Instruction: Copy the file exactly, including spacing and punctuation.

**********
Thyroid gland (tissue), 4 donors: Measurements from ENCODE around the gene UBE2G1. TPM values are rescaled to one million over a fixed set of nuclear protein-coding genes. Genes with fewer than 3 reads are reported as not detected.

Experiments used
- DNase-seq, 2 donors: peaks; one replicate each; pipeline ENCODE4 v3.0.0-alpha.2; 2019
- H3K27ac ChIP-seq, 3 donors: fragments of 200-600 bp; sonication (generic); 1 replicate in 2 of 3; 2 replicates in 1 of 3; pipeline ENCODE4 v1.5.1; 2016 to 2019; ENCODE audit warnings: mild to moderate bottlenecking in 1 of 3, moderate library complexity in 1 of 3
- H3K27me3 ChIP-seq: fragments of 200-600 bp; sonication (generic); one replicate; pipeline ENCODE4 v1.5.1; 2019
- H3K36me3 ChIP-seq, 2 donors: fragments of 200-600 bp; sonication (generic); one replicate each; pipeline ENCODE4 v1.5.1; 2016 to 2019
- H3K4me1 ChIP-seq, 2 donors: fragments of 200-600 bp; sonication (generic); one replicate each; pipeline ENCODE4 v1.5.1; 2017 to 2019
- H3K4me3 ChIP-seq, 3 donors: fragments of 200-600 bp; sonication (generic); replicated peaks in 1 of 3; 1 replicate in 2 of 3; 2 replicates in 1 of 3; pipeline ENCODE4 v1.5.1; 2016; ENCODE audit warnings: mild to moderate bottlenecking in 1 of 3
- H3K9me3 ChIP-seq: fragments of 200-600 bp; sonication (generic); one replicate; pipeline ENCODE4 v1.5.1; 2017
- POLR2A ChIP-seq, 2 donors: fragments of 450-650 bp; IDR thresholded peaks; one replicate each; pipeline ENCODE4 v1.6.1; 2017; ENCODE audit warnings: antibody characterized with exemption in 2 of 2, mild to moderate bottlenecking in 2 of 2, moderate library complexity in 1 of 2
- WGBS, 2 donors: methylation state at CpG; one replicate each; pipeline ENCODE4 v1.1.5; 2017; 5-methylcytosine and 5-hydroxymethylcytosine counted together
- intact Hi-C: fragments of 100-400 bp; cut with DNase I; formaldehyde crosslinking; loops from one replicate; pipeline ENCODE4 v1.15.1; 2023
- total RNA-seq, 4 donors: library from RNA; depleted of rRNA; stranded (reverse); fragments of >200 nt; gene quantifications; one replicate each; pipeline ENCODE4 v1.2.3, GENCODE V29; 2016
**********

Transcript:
Thyroid gland (tissue), 4 donors: Measurements from ENCODE around the gene UBE2G1. TPM values are rescaled to one million over a fixed set of nuclear protein-coding genes. Genes with fewer than 3 reads are reported as not detected.

Experiments used
- DNase-seq, 2 donors: peaks; one replicate each; pipeline ENCODE4 v3.0.0-alpha.2; 2019
- H3K27ac ChIP-seq, 3 donors: fragments of 200-600 bp; sonication (generic); 1 replicate in 2 of 3; 2 replicates in 1 of 3; pipeline ENCODE4 v1.5.1; 2016 to 2019; ENCODE audit warnings: mild to moderate bottlenecking in 1 of 3, moderate library complexity in 1 of 3
- H3K27me3 ChIP-seq: fragments of 200-600 bp; sonication (generic); one replicate; pipeline ENCODE4 v1.5.1; 2019
- H3K36me3 ChIP-seq, 2 donors: fragments of 200-600 bp; sonication (generic); one replicate each; pipeline ENCODE4 v1.5.1; 2016 to 2019
- H3K4me1 ChIP-seq, 2 donors: fragments of 200-600 bp; sonication (generic); one replicate each; pipeline ENCODE4 v1.5.1; 2017 to 2019
- H3K4me3 ChIP-seq, 3 donors: fragments of 200-600 bp; sonication (generic); replicated peaks in 1 of 3; 1 replicate in 2 of 3; 2 replicates in 1 of 3; pipeline ENCODE4 v1.5.1; 2016; ENCODE audit warnings: mild to moderate bottlenecking in 1 of 3
- H3K9me3 ChIP-seq: fragments of 200-600 bp; sonication (generic); one replicate; pipeline ENCODE4 v1.5.1; 2017
- POLR2A ChIP-seq, 2 donors: fragments of 450-650 bp; IDR thresholded peaks; one replicate each; pipeline ENCODE4 v1.6.1; 2017; ENCODE audit warnings: antibody characterized with exemption in 2 of 2, mild to moderate bottlenecking in 2 of 2, moderate library complexity in 1 of 2
- WGBS, 2 donors: methylation state at CpG; one replicate each; pipeline ENCODE4 v1.1.5; 2017; 5-methylcytosine and 5-hydroxymethylcytosine counted together
- intact Hi-C: fragments of 100-400 bp; cut with DNase I; formaldehyde crosslinking; loops from one replicate; pipeline ENCODE4 v1.15.1; 2023
- total RNA-seq, 4 donors: library from RNA; depleted of rRNA; stranded (reverse); fragments of >200 nt; gene quantifications; one replicate each; pipeline ENCODE4 v1.2.3, GENCODE V29; 2016